Can you compost wine corks? Or do you recycle wine corks? Both are possible. Cork itself is an incredibly unique wood that can be harvested in a sustainable manner. It doesn't even harm the tree. If you understand what makes cork so special, you'll also understand the proper ways to compost or recycle it.
Cork is made from cork oak, a tree that grows up to 65 feet tall. Yet the tree doesn't need to be cut down in order to harvest it. It can keep on standing and growing. Cork oak regrows its outer bark. About once a decade, the bark can be stripped off an adult tree without causing any harm. On average, a single cork tree can see its bark safely harvested 16 times in its lifetime.
Many cork producers are also working with the Rainforest Alliance. While these trees grow in Southwest Europe and Northwest Africa, the Rainforest Alliance itself is helping cork producers to earn Forest Stewardship Council certifications. These educate producers and place requirements on them to meet both social and environmental standards. This will help conserve cork oak safely into the future.
What makes cork so special? Why can't you use any old product to seal wine? Cork is light and possesses elastic qualities. This allows it to serve as a stopper in many bottled products. It's also impermeable so gases and liquids can't pass through it. This keeps whatever is sealed in a corked bottle fresh and unspoiled.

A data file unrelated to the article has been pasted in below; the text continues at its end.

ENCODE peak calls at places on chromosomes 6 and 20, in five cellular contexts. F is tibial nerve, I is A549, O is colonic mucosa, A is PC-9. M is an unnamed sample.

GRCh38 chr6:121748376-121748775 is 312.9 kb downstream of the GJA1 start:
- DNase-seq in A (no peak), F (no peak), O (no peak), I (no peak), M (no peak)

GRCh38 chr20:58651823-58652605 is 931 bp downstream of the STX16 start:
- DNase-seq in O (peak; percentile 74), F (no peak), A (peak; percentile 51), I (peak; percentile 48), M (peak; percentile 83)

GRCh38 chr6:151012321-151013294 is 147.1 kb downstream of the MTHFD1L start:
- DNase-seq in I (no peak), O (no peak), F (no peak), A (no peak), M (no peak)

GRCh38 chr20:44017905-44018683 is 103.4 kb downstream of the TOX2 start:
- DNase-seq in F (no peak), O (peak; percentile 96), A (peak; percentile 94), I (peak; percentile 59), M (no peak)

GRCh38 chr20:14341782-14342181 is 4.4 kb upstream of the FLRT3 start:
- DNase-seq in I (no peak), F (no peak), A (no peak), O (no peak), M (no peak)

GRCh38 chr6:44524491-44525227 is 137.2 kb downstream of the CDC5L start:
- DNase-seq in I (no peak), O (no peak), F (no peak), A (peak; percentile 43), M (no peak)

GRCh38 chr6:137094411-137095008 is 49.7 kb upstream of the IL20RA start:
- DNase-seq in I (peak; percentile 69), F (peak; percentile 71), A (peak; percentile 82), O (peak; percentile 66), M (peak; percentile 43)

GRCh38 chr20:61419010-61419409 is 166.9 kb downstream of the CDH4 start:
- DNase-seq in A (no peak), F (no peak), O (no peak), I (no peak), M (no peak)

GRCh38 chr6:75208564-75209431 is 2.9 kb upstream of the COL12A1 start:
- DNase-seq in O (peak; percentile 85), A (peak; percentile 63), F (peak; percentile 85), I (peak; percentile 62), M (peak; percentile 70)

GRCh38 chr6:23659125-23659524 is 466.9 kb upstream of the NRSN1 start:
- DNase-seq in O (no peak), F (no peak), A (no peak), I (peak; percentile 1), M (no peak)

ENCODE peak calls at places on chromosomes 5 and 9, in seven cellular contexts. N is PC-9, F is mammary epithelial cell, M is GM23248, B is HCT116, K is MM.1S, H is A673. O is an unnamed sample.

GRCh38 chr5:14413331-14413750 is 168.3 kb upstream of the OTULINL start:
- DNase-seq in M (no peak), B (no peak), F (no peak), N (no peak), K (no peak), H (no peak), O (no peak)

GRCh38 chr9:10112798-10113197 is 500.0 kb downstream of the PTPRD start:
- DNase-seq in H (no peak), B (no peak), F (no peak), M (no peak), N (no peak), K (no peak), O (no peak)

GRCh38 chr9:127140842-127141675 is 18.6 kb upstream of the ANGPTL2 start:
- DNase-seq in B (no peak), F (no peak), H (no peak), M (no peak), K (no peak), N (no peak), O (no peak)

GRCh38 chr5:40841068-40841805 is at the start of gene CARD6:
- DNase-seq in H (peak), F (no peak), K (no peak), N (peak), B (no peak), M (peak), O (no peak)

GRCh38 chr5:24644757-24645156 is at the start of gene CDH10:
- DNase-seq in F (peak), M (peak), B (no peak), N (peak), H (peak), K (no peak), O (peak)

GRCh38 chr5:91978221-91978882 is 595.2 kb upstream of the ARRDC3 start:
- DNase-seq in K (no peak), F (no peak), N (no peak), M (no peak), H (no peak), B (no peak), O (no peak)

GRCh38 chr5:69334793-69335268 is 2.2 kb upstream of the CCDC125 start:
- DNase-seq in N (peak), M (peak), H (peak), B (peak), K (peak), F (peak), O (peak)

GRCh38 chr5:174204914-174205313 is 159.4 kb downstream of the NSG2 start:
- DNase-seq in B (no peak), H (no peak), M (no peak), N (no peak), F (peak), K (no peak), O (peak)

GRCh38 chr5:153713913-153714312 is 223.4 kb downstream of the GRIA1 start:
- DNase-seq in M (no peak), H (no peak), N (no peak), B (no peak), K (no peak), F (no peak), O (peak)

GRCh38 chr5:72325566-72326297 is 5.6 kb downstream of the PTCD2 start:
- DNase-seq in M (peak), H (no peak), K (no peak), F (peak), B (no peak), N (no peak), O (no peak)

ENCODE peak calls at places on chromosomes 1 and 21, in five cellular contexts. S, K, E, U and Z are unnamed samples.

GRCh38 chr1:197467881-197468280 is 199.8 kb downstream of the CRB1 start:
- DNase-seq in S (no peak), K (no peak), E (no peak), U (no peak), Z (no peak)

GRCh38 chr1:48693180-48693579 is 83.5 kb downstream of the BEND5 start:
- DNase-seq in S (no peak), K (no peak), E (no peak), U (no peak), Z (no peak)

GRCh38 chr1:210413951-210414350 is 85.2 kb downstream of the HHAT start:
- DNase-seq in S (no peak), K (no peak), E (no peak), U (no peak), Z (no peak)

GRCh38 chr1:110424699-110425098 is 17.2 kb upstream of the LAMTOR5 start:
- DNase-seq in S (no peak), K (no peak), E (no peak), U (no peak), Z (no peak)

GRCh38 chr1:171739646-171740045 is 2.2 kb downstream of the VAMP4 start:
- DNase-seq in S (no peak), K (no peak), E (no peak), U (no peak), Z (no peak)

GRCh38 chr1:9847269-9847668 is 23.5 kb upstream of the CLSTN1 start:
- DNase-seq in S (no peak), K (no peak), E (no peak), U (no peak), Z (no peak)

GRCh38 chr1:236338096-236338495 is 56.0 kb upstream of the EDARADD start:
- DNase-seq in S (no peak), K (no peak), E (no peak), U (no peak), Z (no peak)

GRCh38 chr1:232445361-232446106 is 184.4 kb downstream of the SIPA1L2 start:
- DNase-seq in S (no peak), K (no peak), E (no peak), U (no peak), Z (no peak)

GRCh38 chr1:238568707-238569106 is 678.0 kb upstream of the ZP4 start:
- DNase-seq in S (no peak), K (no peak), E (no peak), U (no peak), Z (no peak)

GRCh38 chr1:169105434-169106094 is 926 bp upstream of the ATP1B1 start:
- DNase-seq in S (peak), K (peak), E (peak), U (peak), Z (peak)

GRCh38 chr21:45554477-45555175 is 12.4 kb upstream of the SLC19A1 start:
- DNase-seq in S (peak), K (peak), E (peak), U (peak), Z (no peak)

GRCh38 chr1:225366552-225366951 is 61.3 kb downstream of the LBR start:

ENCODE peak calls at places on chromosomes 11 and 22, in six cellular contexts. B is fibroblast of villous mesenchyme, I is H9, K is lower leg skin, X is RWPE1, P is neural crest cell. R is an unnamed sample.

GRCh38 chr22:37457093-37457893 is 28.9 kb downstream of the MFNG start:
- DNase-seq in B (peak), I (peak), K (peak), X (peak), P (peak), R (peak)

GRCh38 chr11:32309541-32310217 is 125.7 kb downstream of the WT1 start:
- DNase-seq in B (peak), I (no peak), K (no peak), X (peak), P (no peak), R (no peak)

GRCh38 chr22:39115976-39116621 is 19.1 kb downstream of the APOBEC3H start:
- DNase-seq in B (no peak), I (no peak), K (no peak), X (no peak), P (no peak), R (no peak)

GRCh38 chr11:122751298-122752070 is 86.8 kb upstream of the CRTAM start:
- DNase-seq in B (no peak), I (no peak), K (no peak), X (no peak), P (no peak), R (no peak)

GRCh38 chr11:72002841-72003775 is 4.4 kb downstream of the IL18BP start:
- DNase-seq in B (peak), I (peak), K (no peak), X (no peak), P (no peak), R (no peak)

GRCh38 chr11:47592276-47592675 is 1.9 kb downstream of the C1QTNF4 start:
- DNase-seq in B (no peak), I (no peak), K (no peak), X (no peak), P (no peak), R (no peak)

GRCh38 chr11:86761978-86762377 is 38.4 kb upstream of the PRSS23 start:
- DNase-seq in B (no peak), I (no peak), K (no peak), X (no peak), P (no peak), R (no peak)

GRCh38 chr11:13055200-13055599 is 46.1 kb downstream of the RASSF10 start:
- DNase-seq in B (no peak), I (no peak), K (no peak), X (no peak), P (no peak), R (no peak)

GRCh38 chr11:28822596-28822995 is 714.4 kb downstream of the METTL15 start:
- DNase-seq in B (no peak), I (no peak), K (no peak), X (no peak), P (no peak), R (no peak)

Make sure that the cork isn't actually a synthetic material made to look like cork wood. You can cut the cork open to check. Synthetic corks are foamy and look very uniform inside. Do not compost a synthetic cork.
If it's a real cork, remove anything artificial attached to it. This can include foil covers, plastic, or screw lid material. Anything plastic, from a synthetic cork to a plastic screw cap, can go in the recycling bin.
To compost wine corks much more quickly, chop the cork up to help it break down. As in any compost material, the more green elements (like grass, plant clippings, or leftover vegetable scrap) added into the compost, the quicker non-green materials will break down.
You can even do this with other cork materials, such as a notice board. Just make sure that they don't have glue or paint on them. You can cut these parts out and still recycle the parts without paint or glue.
Real cork can be recycled, but don't throw it in the recycling bin. Many stores have programs to recycle wine corks – you can take your corks into Whole Foods, for instance. Look for a store with Cork Reharvest Boxes.
There are also companies that have drop-offs at other businesses, such as ReCork and Cork Forest Conservation Alliance. You can search online for the nearest drop-off locations. If these locations are too distant, you can mail your corks in at no cost to CorkClub. There are other businesses that may offer these services, so don't be afraid to check. These are simply the ones that are accessible to the most people.
Of course, you can also reuse corks in home art projects. If you're recycling corks that were used in these projects, cut any parts with paint or glue off them before bringing them in for recycling.
So uncork a bottle of your favorite wine and explore your possibilities!